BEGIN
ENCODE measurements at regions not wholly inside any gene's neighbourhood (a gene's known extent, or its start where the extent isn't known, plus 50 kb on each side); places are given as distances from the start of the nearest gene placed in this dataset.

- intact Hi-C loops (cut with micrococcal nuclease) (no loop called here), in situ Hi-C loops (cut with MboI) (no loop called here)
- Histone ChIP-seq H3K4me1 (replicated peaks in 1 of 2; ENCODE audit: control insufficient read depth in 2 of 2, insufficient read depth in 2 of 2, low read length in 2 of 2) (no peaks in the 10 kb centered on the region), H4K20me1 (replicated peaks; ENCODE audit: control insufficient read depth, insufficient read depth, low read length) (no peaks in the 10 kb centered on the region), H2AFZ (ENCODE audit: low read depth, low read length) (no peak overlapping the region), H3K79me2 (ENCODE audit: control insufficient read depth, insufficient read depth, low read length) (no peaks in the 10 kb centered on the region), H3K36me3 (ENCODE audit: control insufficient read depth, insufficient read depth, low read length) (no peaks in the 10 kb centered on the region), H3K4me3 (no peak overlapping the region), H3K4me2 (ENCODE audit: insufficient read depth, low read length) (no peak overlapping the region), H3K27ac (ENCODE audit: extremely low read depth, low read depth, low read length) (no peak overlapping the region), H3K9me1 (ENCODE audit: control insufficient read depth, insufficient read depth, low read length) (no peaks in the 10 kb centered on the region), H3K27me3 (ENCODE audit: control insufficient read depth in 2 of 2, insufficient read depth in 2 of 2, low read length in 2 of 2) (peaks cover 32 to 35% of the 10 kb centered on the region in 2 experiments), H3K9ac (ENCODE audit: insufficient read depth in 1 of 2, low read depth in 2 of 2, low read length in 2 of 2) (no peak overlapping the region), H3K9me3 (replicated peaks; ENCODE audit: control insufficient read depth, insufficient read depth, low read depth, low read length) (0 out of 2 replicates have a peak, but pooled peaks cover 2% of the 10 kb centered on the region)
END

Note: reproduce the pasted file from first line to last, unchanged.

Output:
ENCODE measurements at regions not wholly inside any gene's neighbourhood (a gene's known extent, or its start where the extent isn't known, plus 50 kb on each side); places are given as distances from the start of the nearest gene placed in this dataset.

- intact Hi-C loops (cut with micrococcal nuclease) (no loop called here), in situ Hi-C loops (cut with MboI) (no loop called here)
- Histone ChIP-seq H3K4me1 (replicated peaks in 1 of 2; ENCODE audit: control insufficient read depth in 2 of 2, insufficient read depth in 2 of 2, low read length in 2 of 2) (no peaks in the 10 kb centered on the region), H4K20me1 (replicated peaks; ENCODE audit: control insufficient read depth, insufficient read depth, low read length) (no peaks in the 10 kb centered on the region), H2AFZ (ENCODE audit: low read depth, low read length) (no peak overlapping the region), H3K79me2 (ENCODE audit: control insufficient read depth, insufficient read depth, low read length) (no peaks in the 10 kb centered on the region), H3K36me3 (ENCODE audit: control insufficient read depth, insufficient read depth, low read length) (no peaks in the 10 kb centered on the region), H3K4me3 (no peak overlapping the region), H3K4me2 (ENCODE audit: insufficient read depth, low read length) (no peak overlapping the region), H3K27ac (ENCODE audit: extremely low read depth, low read depth, low read length) (no peak overlapping the region), H3K9me1 (ENCODE audit: control insufficient read depth, insufficient read depth, low read length) (no peaks in the 10 kb centered on the region), H3K27me3 (ENCODE audit: control insufficient read depth in 2 of 2, insufficient read depth in 2 of 2, low read length in 2 of 2) (peaks cover 32 to 35% of the 10 kb centered on the region in 2 experiments), H3K9ac (ENCODE audit: insufficient read depth in 1 of 2, low read depth in 2 of 2, low read length in 2 of 2) (no peak overlapping the region), H3K9me3 (replicated peaks; ENCODE audit: control insufficient read depth, insufficient read depth, low read depth, low read length) (0 out of 2 replicates have a peak, but pooled peaks cover 2% of the 10 kb centered on the region)